Sy is a newly sensitized modern man, sporting a full beard, a natty tam o’shanter, and powder-blue sportswear. He arrives at Larry’s house for a man-to-man talk bearing the anesthetics of contemporary life: good wine and psychobabble. His first gesture is to hug Larry. In a later scene, where Larry’s wife is present, Sy places his hairy hand thoughtfully on Larry’s folded fists, while offering self-help pablum about the impending divorce. Larry is too kind, too confused to do what he obviously wants to do: lay Sy out flat.

Larry moves out while waiting for the divorce proceedings, which means moving into the Jolly Roger Motel with his troubled brother Arthur. From this point on, Larry is looking for understanding, clarity, certainty, and he looks to his religion in the form of a succession of rabbis, working his way up the ladder from a clueless junior rabbi through a self-important CEO type toward the ultimate soothsayer, Rabbi Marshak, an old bearded sage reminiscent of the dybbuk of the prologue.  Larry never gets in to see Rabbi Marshak, who is too important or just too old to see anyone but the newly bar-mitzvahed.

So Larry’s religious culture gives him no answers; even his son’s bar mitzvah will be a travesty, when the son shows up stoned. And yet. Circumstances alone start working in Larry’s favor again: Sy Ableman is killed in a car accident; Larry gets tenure after days of nail-biting; and it seems that with Sy out of the way, Larry’s marriage may even be salvageable. And yet. The wheel turns again, and in the penultimate scene, Larry gets an urgent call from his doctor asking him to come in right now to talk about the results of that chest x-ray. In the final scene, Larry’s son’s Hebrew class is alerted to an approaching tornado. As the tornado bears down and the students watch helplessly from the schoolyard, the Hebrew teacher fumbles with the keys to the storm shelter. It is uncertain whether he can save the class from violent death.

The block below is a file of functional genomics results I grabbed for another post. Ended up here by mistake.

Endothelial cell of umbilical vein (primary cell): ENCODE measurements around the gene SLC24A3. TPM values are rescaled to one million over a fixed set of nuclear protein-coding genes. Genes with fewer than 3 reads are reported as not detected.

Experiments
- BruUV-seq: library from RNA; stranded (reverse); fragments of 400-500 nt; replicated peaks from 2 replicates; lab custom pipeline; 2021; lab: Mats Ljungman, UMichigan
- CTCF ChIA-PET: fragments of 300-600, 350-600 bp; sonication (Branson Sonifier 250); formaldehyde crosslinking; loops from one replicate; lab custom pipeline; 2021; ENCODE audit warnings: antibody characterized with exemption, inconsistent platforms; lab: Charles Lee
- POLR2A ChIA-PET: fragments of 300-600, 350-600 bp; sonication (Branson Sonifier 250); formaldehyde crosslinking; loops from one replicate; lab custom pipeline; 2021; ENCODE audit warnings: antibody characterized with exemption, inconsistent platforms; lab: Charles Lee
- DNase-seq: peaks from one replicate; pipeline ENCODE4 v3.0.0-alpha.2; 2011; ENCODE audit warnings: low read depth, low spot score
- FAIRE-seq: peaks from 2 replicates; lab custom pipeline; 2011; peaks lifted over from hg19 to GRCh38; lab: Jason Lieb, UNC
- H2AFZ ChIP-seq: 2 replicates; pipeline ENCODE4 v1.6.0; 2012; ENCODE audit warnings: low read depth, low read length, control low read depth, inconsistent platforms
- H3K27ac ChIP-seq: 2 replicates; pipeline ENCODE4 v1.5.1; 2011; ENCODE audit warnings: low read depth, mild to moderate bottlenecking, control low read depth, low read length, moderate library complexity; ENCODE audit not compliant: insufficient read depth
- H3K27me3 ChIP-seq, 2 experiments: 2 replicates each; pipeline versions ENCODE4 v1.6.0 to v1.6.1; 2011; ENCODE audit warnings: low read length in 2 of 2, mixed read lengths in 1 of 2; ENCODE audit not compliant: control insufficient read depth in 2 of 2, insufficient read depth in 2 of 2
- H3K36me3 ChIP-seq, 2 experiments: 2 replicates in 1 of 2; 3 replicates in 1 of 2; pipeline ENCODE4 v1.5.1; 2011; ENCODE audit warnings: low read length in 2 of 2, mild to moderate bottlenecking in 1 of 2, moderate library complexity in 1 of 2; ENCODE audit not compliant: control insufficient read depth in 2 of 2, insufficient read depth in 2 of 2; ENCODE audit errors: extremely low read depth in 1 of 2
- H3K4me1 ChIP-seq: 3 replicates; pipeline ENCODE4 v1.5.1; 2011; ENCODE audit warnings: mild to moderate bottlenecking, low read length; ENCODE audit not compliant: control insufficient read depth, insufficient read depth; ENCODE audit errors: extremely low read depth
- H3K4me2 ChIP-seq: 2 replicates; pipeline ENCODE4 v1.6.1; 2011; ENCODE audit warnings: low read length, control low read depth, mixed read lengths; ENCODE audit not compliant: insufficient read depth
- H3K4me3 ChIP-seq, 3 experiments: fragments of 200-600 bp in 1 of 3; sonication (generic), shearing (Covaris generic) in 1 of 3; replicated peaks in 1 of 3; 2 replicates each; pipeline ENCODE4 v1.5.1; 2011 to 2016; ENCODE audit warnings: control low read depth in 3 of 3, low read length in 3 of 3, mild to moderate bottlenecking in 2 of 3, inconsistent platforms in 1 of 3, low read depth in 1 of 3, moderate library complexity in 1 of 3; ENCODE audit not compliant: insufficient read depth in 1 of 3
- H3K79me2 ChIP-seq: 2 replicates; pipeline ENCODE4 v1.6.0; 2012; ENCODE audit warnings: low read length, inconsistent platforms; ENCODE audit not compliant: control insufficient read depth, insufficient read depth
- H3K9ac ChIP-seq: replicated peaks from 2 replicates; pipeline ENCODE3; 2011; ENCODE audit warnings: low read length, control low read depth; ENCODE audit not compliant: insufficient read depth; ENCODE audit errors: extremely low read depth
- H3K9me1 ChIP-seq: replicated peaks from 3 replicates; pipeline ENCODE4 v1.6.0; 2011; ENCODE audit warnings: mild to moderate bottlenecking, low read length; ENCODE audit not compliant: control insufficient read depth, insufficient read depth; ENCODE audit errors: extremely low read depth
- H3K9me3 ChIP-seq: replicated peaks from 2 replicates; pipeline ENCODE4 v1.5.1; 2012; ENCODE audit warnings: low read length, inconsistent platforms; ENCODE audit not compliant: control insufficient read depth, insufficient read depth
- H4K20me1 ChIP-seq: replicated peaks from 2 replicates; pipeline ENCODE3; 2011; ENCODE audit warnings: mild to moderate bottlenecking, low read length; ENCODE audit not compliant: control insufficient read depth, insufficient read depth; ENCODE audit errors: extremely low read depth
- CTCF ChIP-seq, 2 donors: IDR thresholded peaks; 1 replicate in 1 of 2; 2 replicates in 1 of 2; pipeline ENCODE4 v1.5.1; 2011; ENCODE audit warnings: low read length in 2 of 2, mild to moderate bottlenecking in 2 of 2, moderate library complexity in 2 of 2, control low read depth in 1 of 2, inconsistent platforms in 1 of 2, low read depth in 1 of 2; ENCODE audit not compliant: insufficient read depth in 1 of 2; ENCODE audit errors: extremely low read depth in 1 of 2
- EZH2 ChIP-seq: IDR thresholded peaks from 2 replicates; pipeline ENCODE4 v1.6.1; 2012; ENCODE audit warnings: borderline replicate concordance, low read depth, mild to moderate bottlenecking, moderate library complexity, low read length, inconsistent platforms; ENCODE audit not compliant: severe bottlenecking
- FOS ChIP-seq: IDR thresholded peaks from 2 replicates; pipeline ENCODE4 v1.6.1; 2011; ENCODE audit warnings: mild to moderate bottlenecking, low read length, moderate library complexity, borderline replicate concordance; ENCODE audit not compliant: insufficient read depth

Recently I have been hit with uncertainty. A situation that I thought was ideal has begun showing cracks. It’s nothing as serious as my health or Katie’s, but it’s something deeply unsettling. I thought everything was going so well. And yet. Perhaps not. Watching Larry Gropnik react fearfully to the changing circumstances of his life, I was reminded uncomfortably of my own. I squirmed in my seat at the cinema. I do not doubt that many Jews are buoyed by their faith. Larry, however, was not, and in that wonderfully symbolic final scene, I saw that the teacher who appeared to have the keys to salvation was, in fact, unable to lead his students to safety.

A tornado is coming. Probably it will arrive unannounced, much like the urgent call from Larry’s doctor, or like my father’s diagnosis of melanoma last year. Who will be holding the keys to the shelter when that storm hits, when that phone call comes? In my tradition, St. Peter holds the key: to the Church, to the Kingdom. But will the door open for me?

That depends, I believe, on faith, on the grace of faith. Is my faith strong enough to stand in the winds that will blow? Is it even strong enough today, in the mild breeze that ruffles my hair?

“A Serious Man” is a serious movie, and I would recommend it for any Jew or Catholic with serious questions, or any atheist for that matter. Just don’t expect to hear the answer from the lips of Rabbi Marshak.

Because I Can’t Do It Alone